Despite the frequency and morbidity of VTE after traumatic brain injury, no standard of care exists to guide caregivers on the use of prophylactic anticoagulation. The development of VTE after TBI carries with it the potential for significant complications; however, the timing to initiate prophylaxis in TBI is controversial, given the risk of progression of associated ICH. The present review critically assessed the literature on this topic by examining the existing evidence on safety and efficacy of pharmacologic VTE prophylaxis in the setting of elective craniotomy and after TBI. To this end, the author proposes his own protocol, which stratifies patients into low, moderate and high risk for the likelihood of natural progression of the pattern of hemorrhage, allowing one to tailor a unique VTE prophylaxis regimen to each group of patients.


What is the evidence demonstrating safety and efficacy for VTE prevention, using LMWH strategies for TBI patients?

Main Findings

There are the most important findings of this study:

1. No standard of care or defined VTE prophylaxis best practice exists to guide TBI caregivers for the use of prophylactic anticoagulation. Research has been generally limited to observational/ retrospective studies.

2. VTE is well known to be a time-dependent phenomenon.

3. It is consensus that early initiation of VTE prophylaxis is risky for renewing bleeding in TBI, however "early/ late time periods" are yet to be better defined.

4. The current patients' dichotomization (absence or presence of intracranial hemorrhage) is criticized and the Parkland Protocol (which stratifies patients into low, moderate and high risk of spontaneous expansion) is presented.


• Critical literature review and appraisal of the available evidence.

• Debates / critiques the current measures for pharmacologic VTE prophylaxis.

• Suggests future directions for pharmacologic VTE prophylaxis.

• Propose a Bern-Norwood modified protocol, which stratifies patients into low, moderate and high risk.


· Due to low level of evidence available this research reviews mainly observational studies and retrospective studies.

· The "Parkland Protocol" is not proven to be effective and may not be validated for application in other centers.

· Clinical findings are not considered in the proposed protocol.



Is low-molecular-weight heparin safe for venous thromboembolism prophylaxis in patients with traumatic brain injury? A Western Trauma Association (WTA) multicenter study5


LMHWH has shown to be superior to mechanical and low-dose heparin for the prevention of DVT in injured patients. However, the safety of using LMHWH in trauma patients sustaining ICH remains undetermined. There is reluctance to the use of LMHWH in this specific trauma population due to concerns about ICH progression. The Western Trauma Association conducted a large multisite retrospective study in order to investigate the safety of VTE prophylaxis with LMWH in patients with traumatic ICH.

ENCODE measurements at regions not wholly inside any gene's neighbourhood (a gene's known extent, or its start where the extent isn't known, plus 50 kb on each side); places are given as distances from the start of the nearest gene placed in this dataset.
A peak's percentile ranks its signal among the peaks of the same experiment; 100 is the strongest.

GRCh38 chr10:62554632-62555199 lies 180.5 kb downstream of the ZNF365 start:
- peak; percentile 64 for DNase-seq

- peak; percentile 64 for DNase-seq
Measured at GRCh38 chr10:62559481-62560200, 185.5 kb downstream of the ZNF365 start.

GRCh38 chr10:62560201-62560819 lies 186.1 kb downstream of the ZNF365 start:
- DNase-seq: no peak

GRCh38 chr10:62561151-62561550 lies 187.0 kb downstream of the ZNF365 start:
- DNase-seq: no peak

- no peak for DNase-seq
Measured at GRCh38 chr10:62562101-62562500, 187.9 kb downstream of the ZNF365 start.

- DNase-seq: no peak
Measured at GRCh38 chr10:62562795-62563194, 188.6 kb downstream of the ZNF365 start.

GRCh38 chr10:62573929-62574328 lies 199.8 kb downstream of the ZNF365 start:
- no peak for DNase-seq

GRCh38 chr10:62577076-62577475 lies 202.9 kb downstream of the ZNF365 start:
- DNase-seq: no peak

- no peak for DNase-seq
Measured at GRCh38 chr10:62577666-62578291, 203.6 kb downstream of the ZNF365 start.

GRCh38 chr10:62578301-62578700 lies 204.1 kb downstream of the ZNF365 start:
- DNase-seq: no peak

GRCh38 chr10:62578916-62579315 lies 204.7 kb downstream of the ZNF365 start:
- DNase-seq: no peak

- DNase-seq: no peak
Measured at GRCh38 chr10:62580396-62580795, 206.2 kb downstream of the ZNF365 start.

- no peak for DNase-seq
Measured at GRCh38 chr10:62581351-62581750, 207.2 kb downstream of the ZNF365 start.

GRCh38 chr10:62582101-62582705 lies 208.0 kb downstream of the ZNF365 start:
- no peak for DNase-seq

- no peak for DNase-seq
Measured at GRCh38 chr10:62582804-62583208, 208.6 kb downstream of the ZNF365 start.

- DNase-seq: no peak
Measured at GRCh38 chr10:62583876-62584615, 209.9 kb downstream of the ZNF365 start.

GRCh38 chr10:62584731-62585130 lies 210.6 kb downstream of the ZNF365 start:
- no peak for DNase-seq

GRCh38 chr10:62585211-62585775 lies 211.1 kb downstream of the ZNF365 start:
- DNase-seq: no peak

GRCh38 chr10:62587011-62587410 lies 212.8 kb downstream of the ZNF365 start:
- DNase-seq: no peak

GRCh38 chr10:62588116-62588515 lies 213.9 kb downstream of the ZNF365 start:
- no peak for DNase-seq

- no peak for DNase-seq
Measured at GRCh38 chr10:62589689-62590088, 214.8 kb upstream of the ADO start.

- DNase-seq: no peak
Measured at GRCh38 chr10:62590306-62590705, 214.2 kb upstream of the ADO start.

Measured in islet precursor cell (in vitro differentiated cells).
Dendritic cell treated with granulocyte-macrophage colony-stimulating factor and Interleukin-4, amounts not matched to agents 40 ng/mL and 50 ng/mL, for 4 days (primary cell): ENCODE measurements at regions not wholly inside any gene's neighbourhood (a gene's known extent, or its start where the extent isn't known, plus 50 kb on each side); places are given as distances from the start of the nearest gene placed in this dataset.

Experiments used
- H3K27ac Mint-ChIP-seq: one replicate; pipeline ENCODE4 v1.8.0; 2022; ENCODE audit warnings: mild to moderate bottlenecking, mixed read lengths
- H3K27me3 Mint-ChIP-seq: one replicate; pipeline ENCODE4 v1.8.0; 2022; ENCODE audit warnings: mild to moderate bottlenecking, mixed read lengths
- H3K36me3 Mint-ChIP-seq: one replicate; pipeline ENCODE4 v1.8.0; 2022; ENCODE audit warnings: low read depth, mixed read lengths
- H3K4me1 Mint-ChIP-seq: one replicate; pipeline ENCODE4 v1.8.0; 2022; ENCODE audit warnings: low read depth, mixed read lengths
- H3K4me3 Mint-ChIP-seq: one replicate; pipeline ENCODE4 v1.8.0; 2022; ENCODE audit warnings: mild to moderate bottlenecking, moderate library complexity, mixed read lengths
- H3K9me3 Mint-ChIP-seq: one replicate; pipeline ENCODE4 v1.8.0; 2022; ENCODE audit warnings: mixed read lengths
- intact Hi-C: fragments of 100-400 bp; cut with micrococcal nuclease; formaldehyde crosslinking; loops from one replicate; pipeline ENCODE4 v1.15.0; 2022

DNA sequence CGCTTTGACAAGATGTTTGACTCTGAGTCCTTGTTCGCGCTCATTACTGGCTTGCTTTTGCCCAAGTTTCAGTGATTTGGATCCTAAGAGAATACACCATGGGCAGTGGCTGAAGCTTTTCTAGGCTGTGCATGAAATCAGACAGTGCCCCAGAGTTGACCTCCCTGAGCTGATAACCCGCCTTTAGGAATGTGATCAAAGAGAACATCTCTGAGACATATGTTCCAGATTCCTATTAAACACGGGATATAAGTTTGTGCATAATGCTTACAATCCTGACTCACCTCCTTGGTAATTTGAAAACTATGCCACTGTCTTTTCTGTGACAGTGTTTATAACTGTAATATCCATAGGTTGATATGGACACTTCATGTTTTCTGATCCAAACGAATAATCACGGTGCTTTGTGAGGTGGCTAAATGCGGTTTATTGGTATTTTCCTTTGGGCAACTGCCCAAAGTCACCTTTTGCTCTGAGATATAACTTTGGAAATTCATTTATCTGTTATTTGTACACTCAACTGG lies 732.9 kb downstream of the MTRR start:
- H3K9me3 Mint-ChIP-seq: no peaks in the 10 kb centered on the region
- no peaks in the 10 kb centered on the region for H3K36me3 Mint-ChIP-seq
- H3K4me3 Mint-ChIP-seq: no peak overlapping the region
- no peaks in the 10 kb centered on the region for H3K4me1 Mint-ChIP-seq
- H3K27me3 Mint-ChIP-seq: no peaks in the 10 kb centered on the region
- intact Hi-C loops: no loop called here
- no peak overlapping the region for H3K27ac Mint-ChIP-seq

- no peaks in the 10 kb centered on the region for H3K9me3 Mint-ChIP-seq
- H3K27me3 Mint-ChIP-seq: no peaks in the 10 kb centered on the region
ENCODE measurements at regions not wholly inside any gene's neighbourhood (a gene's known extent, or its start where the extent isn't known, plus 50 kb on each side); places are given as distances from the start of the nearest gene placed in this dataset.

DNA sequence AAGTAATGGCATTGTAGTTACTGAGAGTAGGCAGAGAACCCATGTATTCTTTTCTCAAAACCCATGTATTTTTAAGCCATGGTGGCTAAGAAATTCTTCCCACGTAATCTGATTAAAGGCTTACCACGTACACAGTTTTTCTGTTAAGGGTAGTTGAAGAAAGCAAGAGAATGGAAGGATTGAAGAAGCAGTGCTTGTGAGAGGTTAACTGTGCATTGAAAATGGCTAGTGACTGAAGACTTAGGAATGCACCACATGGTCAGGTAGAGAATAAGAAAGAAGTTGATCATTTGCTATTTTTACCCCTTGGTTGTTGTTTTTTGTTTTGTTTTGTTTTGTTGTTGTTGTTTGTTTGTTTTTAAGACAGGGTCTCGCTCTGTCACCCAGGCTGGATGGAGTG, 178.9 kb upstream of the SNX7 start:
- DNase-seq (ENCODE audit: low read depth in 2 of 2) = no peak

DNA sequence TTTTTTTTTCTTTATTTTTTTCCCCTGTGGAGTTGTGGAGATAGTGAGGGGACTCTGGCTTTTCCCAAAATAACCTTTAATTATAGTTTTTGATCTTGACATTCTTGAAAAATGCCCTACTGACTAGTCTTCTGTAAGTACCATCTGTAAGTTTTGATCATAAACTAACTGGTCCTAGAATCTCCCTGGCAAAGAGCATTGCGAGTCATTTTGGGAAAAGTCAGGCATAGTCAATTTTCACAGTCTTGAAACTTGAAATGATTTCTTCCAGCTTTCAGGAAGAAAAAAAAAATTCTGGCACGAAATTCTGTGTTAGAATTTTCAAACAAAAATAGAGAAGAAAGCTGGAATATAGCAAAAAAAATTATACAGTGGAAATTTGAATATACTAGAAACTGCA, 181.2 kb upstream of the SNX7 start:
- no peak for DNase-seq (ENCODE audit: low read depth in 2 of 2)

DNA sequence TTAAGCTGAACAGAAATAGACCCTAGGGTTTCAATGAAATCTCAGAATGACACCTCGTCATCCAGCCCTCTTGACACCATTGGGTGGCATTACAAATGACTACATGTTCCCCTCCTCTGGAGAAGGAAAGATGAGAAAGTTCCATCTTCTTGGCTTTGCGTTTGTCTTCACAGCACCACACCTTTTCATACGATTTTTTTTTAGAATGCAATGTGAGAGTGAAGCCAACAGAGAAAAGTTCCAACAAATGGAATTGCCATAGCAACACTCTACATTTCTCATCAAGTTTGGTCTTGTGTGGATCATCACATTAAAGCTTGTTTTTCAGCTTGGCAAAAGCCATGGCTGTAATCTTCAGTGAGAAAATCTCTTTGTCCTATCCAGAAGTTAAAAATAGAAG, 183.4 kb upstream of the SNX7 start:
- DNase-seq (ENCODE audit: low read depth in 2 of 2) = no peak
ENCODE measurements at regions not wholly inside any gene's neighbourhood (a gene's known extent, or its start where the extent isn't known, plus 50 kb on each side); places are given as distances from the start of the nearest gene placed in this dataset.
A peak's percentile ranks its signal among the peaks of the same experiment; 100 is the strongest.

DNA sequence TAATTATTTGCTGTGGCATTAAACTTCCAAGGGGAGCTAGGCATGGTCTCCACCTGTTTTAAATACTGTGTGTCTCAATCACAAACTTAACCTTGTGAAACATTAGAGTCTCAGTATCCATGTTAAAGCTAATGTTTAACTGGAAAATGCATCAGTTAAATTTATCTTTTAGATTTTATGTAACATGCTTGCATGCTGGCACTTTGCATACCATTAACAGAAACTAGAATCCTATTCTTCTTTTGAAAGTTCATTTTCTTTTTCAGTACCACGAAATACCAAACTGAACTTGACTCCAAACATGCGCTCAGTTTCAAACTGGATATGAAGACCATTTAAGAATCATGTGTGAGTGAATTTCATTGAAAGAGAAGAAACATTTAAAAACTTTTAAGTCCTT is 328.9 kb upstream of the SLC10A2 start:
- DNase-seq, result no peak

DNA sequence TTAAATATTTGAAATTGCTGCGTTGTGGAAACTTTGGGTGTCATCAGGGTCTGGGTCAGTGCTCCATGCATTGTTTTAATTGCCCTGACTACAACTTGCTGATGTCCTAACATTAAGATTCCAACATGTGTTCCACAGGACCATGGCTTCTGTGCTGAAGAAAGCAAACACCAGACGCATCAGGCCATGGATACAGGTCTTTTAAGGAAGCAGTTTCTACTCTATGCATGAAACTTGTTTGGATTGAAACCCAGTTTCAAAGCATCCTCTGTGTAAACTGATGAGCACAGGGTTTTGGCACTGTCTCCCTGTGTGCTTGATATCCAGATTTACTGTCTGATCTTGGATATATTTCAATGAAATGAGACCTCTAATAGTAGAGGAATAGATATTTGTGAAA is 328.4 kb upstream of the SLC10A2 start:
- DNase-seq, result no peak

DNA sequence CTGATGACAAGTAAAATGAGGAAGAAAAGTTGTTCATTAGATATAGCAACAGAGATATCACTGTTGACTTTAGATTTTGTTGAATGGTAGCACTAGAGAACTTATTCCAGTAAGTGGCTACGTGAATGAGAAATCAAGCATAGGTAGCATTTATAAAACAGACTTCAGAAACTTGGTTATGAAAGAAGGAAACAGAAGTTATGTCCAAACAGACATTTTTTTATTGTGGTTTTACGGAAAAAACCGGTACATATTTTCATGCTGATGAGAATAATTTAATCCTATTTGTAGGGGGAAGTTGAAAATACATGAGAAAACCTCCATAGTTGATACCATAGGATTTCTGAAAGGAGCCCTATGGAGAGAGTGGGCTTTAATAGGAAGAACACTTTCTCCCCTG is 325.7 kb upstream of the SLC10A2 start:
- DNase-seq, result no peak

Is VTE prophylaxis with LMWH in patients with traumatic ICH safe?

Main Findings

1. Close to 20% of the entire study sample had received LMWH despite having a concomitant ICH.

2. Trauma patients with ICH who received LMWH were different from controls. Specifically, those patients tended to be more severely injured, with a lower Glasgow Coma Score (GCS) on admission. They also required more urgent neurosurgical intervention within 24 hours compared to controls for bleeding progression.

3. Trauma patients administered LMWH had an increased rate of progression of their ICH.

4. The timing to initiate LMWH had no effect on ICH progression. In other words, giving LMWH later (after 48 hours or 7 days of admission) was the same as giving LMWH early (within 48 hours of admission).

5. More VTE events occurred paradoxically in the LMWH group, compared to controls.


• This study looked at a large number of patients from several Level I trauma centers. Events were noted in both interventional and control groups and although not powered formally (this is a descriptive study), a type II error is unlikely.

• This study addresses a very important question in trauma regarding the safety of LMWH in patients with ICH. It is an important study to generate testable hypotheses regarding the use of VTE prophylaxis in trauma, especially with LMWH. Further studies can now be designed to test these hypotheses further.


· The study populations used for comparison were different. The group receiving LMWH had more severe ICH, required more neurosurgical interventions and were more injured overall, with longer hospital length of stay, making it difficult to draw any conclusions.